“Islamic State (IS) militants on October 28 launched a surprise attack on al-Fuqaha, a small town in central Libya, killing at least four people, including the mayor’s son and two police officers, and kidnapping 10 others. Both the UN Support Mission in Libya (UNSMIL) and the U.S. Embassy strongly condemned the deadly attack and called for the immediate release of those kidnapped. The attack is the second major terrorist incident in two months, reflecting IS’s commitment to the guerrilla warfare strategy it has adopted in Libya after the loss of its coastal stronghold of Sirte in December 2016.”

Weekend long read

This week’s long read focuses on recent Middle East related stories which did not appear on BBC channels.Weekend Read

Having ignored recent reports of a visit by the head of ISIS’ Sinai branch to the Gaza Strip, the BBC also refrained from covering reports concerning financial transactions between it and Hamas. Alex Fishman at Ynet reports:

“Hamas’ military wing in the Gaza Strip has been transferring tens of thousands of dollars a month to the Islamic State group’s Sinai branch over the past year, via one of its emissaries. […]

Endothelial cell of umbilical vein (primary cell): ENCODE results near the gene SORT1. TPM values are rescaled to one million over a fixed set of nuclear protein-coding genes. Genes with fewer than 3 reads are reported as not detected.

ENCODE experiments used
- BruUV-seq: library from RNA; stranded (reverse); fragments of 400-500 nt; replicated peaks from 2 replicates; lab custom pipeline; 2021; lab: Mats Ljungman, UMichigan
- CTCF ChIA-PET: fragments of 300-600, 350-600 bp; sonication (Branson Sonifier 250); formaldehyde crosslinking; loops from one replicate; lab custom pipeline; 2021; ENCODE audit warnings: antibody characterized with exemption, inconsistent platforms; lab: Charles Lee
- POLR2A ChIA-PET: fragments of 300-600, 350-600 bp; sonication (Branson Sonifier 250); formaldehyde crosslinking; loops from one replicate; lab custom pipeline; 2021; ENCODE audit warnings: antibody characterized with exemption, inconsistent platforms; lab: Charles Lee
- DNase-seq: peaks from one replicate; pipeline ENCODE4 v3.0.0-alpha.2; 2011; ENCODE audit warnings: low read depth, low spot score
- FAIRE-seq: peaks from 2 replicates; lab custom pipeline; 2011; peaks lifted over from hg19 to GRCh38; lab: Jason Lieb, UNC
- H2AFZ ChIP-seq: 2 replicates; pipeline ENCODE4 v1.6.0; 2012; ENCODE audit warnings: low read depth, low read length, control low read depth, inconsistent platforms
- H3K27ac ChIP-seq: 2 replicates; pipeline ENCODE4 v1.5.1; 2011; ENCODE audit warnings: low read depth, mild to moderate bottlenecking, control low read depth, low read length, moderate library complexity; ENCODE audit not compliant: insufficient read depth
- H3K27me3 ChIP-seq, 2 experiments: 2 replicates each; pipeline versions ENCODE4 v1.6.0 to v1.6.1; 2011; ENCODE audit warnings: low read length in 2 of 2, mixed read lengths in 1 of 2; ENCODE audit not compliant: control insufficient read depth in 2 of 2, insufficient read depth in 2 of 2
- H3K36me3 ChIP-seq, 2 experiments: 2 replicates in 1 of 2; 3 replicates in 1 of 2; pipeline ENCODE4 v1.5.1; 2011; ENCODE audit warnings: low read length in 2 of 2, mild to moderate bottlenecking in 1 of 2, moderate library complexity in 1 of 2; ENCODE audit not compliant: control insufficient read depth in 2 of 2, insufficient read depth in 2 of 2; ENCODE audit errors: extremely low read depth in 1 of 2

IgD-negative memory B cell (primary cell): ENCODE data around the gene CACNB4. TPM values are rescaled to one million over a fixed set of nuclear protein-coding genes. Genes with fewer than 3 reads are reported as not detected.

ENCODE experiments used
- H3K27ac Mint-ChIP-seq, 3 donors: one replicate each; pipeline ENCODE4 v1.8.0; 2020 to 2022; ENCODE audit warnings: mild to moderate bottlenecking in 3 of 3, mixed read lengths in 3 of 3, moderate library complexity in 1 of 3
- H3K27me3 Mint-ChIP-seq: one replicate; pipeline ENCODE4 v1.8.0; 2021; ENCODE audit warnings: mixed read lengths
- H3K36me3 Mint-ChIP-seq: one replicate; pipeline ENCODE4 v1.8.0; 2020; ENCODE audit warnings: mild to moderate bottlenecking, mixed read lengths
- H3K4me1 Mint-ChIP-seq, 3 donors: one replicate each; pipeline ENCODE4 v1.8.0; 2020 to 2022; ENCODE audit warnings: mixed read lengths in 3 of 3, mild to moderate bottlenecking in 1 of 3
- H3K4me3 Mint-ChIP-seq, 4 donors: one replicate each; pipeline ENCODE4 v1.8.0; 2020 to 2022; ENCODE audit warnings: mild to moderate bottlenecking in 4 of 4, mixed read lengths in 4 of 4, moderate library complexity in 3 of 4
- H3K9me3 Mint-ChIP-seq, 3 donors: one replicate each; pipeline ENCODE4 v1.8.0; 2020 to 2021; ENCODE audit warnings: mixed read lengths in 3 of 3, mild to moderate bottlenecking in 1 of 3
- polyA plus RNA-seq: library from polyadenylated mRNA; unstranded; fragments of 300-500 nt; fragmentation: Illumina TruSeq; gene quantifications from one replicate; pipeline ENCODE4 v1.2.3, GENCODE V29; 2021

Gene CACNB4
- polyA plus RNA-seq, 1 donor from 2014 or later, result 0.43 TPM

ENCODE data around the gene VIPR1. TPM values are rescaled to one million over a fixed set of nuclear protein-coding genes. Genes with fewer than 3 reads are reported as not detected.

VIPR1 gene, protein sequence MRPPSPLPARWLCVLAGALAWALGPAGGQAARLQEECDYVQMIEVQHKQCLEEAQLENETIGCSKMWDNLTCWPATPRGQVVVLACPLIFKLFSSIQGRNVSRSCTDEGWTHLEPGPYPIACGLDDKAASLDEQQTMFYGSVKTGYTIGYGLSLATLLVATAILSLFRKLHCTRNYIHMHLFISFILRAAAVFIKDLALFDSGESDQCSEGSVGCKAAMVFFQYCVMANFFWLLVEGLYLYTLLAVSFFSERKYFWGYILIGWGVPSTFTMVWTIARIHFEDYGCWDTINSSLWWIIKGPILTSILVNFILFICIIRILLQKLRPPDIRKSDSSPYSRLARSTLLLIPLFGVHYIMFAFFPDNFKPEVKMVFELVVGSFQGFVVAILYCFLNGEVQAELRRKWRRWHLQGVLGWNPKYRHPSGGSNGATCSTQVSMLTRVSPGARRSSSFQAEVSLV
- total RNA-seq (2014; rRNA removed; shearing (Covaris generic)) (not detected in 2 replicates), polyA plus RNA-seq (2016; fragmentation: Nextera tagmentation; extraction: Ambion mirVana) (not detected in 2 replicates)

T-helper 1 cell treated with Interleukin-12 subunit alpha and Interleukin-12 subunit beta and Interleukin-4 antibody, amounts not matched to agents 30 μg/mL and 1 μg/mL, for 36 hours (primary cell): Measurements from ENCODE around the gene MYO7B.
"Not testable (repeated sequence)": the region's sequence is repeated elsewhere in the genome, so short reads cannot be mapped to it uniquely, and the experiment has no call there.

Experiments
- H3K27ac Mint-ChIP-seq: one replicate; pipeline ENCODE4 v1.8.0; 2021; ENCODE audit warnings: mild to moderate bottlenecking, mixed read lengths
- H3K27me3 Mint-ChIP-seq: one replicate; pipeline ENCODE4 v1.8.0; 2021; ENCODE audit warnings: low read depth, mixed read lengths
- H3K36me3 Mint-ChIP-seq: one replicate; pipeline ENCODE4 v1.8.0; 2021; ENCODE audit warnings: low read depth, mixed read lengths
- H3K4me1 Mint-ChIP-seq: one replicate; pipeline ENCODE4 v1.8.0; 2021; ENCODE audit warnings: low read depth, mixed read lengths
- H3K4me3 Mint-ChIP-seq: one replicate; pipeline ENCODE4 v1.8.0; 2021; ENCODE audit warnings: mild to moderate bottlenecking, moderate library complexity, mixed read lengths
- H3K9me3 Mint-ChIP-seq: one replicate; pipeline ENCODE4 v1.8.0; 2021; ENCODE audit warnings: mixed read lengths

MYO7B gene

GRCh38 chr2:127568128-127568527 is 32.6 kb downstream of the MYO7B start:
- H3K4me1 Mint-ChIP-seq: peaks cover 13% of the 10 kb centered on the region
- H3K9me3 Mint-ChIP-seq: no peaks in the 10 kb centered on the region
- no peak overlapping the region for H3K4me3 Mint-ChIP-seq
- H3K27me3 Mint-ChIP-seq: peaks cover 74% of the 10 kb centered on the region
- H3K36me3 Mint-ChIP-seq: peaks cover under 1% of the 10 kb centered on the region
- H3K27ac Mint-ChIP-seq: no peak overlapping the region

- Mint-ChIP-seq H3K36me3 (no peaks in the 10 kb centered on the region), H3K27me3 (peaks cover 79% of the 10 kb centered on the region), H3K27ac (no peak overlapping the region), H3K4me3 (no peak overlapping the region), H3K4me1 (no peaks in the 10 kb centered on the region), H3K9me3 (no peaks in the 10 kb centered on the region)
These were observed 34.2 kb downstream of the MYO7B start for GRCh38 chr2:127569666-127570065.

Hamas is paying the Islamic State militants in Egypt to secure weapons shipments being smuggled through the Sinai to Gaza.

The shipments primarily consist of explosive propellant material that Hamas needs in order to make rockets. As such the money is going towards smuggling both military equipment and material needed to build Hamas’ military infrastructure.”

At the Washington Institute, Ehud Ya’ari writes on the same topic:

“Over the past two years, IS Sinai helped Hamas move weapons from Iran and Libya through the peninsula, taking a generous cut from each shipment. Hamas relies on Bedouin guides to avoid detection by the Egyptian army and reach the few tunnels that have survived Cairo’s aggressive flooding and closure campaign. In this manner, IS Sinai acquired the advanced Kornet antitank missiles it has used to sink an Egyptian patrol boat off the coast of al-Arish and destroy several tanks and armored carriers stationed in the peninsula’s northeastern sector. Hamas has also provided training to some IS Sinai fighters and assisted with the group’s media campaign and online postings.”Belgian rifle art